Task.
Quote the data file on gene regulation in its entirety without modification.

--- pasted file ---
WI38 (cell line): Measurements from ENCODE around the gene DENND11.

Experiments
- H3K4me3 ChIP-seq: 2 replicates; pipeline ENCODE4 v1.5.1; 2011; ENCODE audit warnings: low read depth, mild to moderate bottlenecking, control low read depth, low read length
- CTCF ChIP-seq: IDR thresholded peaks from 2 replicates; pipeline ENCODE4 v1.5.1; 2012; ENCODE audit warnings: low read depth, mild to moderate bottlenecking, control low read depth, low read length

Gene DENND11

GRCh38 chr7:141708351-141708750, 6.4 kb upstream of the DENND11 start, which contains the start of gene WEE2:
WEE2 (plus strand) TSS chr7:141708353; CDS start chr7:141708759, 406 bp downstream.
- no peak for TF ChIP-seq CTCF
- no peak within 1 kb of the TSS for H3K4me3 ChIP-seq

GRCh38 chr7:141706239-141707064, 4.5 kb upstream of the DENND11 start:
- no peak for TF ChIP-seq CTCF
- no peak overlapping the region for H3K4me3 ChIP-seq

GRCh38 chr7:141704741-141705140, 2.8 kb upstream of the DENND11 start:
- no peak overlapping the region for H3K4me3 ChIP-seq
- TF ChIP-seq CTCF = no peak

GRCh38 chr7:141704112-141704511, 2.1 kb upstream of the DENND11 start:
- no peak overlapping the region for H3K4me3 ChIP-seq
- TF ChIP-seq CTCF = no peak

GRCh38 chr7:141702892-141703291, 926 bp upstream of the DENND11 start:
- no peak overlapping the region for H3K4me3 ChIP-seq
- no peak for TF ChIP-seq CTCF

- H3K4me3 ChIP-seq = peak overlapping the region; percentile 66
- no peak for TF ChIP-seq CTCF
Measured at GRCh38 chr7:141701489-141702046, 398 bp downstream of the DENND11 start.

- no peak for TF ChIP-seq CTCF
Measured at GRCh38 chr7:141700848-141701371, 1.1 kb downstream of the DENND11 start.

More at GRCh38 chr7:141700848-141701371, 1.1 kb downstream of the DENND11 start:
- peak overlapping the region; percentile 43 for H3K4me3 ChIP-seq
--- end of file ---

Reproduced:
WI38 (cell line): Measurements from ENCODE around the gene DENND11.

Experiments
- H3K4me3 ChIP-seq: 2 replicates; pipeline ENCODE4 v1.5.1; 2011; ENCODE audit warnings: low read depth, mild to moderate bottlenecking, control low read depth, low read length
- CTCF ChIP-seq: IDR thresholded peaks from 2 replicates; pipeline ENCODE4 v1.5.1; 2012; ENCODE audit warnings: low read depth, mild to moderate bottlenecking, control low read depth, low read length

Gene DENND11

GRCh38 chr7:141708351-141708750, 6.4 kb upstream of the DENND11 start, which contains the start of gene WEE2:
WEE2 (plus strand) TSS chr7:141708353; CDS start chr7:141708759, 406 bp downstream.
- no peak for TF ChIP-seq CTCF
- no peak within 1 kb of the TSS for H3K4me3 ChIP-seq

GRCh38 chr7:141706239-141707064, 4.5 kb upstream of the DENND11 start:
- no peak for TF ChIP-seq CTCF
- no peak overlapping the region for H3K4me3 ChIP-seq

GRCh38 chr7:141704741-141705140, 2.8 kb upstream of the DENND11 start:
- no peak overlapping the region for H3K4me3 ChIP-seq
- TF ChIP-seq CTCF = no peak

GRCh38 chr7:141704112-141704511, 2.1 kb upstream of the DENND11 start:
- no peak overlapping the region for H3K4me3 ChIP-seq
- TF ChIP-seq CTCF = no peak

GRCh38 chr7:141702892-141703291, 926 bp upstream of the DENND11 start:
- no peak overlapping the region for H3K4me3 ChIP-seq
- no peak for TF ChIP-seq CTCF

- H3K4me3 ChIP-seq = peak overlapping the region; percentile 66
- no peak for TF ChIP-seq CTCF
Measured at GRCh38 chr7:141701489-141702046, 398 bp downstream of the DENND11 start.

- no peak for TF ChIP-seq CTCF
Measured at GRCh38 chr7:141700848-141701371, 1.1 kb downstream of the DENND11 start.

More at GRCh38 chr7:141700848-141701371, 1.1 kb downstream of the DENND11 start:
- peak overlapping the region; percentile 43 for H3K4me3 ChIP-seq